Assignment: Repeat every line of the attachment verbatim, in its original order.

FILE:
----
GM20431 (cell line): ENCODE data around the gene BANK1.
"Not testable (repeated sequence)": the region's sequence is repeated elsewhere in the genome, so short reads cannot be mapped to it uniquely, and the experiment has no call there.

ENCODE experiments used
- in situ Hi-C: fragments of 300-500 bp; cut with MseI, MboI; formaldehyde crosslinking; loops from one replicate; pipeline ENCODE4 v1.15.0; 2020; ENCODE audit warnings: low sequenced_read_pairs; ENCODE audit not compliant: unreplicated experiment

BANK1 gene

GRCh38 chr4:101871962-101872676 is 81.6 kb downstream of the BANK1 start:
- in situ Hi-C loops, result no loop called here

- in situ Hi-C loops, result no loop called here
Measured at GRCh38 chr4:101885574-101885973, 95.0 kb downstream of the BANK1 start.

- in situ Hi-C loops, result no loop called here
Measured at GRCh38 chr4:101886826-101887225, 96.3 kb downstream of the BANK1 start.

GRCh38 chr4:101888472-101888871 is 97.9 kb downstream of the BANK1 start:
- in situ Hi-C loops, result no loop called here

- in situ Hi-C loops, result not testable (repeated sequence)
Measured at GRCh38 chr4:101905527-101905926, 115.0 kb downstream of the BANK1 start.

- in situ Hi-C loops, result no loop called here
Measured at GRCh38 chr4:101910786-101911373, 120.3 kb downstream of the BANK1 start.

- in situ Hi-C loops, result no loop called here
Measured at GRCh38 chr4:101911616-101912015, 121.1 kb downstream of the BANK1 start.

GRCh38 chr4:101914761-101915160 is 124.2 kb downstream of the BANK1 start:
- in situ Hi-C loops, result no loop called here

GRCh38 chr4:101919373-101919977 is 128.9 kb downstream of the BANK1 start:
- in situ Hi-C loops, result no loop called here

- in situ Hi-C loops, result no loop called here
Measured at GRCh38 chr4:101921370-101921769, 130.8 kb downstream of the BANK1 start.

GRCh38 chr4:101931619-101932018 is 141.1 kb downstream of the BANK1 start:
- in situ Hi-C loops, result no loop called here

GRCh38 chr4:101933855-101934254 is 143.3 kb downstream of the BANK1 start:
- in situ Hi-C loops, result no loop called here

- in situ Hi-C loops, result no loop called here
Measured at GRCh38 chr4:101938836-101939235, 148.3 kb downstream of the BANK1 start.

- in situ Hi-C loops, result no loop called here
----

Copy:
GM20431 (cell line): ENCODE data around the gene BANK1.
"Not testable (repeated sequence)": the region's sequence is repeated elsewhere in the genome, so short reads cannot be mapped to it uniquely, and the experiment has no call there.

ENCODE experiments used
- in situ Hi-C: fragments of 300-500 bp; cut with MseI, MboI; formaldehyde crosslinking; loops from one replicate; pipeline ENCODE4 v1.15.0; 2020; ENCODE audit warnings: low sequenced_read_pairs; ENCODE audit not compliant: unreplicated experiment

BANK1 gene

GRCh38 chr4:101871962-101872676 is 81.6 kb downstream of the BANK1 start:
- in situ Hi-C loops, result no loop called here

- in situ Hi-C loops, result no loop called here
Measured at GRCh38 chr4:101885574-101885973, 95.0 kb downstream of the BANK1 start.

- in situ Hi-C loops, result no loop called here
Measured at GRCh38 chr4:101886826-101887225, 96.3 kb downstream of the BANK1 start.

GRCh38 chr4:101888472-101888871 is 97.9 kb downstream of the BANK1 start:
- in situ Hi-C loops, result no loop called here

- in situ Hi-C loops, result not testable (repeated sequence)
Measured at GRCh38 chr4:101905527-101905926, 115.0 kb downstream of the BANK1 start.

- in situ Hi-C loops, result no loop called here
Measured at GRCh38 chr4:101910786-101911373, 120.3 kb downstream of the BANK1 start.

- in situ Hi-C loops, result no loop called here
Measured at GRCh38 chr4:101911616-101912015, 121.1 kb downstream of the BANK1 start.

GRCh38 chr4:101914761-101915160 is 124.2 kb downstream of the BANK1 start:
- in situ Hi-C loops, result no loop called here

GRCh38 chr4:101919373-101919977 is 128.9 kb downstream of the BANK1 start:
- in situ Hi-C loops, result no loop called here

- in situ Hi-C loops, result no loop called here
Measured at GRCh38 chr4:101921370-101921769, 130.8 kb downstream of the BANK1 start.

GRCh38 chr4:101931619-101932018 is 141.1 kb downstream of the BANK1 start:
- in situ Hi-C loops, result no loop called here

GRCh38 chr4:101933855-101934254 is 143.3 kb downstream of the BANK1 start:
- in situ Hi-C loops, result no loop called here

- in situ Hi-C loops, result no loop called here
Measured at GRCh38 chr4:101938836-101939235, 148.3 kb downstream of the BANK1 start.

- in situ Hi-C loops, result no loop called here